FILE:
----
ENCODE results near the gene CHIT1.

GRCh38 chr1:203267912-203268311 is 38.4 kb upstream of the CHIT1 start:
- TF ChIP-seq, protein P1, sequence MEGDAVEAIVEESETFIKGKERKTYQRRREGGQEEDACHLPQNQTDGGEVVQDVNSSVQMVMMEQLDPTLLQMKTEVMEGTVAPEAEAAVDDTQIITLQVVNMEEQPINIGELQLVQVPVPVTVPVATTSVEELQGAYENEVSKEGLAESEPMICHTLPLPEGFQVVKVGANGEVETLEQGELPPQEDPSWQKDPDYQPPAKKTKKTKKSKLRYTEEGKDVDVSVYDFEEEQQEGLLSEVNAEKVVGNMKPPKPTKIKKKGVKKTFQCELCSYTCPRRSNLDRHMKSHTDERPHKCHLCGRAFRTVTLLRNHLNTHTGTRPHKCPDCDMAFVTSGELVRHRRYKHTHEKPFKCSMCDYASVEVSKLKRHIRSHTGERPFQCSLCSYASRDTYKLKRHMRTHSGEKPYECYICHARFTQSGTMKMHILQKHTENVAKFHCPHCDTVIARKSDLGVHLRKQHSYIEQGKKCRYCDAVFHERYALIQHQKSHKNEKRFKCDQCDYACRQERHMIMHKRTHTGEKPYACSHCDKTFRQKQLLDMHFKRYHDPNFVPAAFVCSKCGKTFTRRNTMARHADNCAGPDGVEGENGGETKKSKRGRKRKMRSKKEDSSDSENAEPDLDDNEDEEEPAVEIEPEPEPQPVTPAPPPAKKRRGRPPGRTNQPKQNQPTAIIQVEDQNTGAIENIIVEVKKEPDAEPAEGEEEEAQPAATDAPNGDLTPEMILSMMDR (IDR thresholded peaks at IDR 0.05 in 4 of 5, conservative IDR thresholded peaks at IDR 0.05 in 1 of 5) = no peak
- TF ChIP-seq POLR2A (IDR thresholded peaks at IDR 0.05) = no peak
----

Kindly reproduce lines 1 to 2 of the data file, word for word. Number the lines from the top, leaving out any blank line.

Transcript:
ENCODE results near the gene CHIT1.

GRCh38 chr1:203267912-203268311 is 38.4 kb upstream of the CHIT1 start: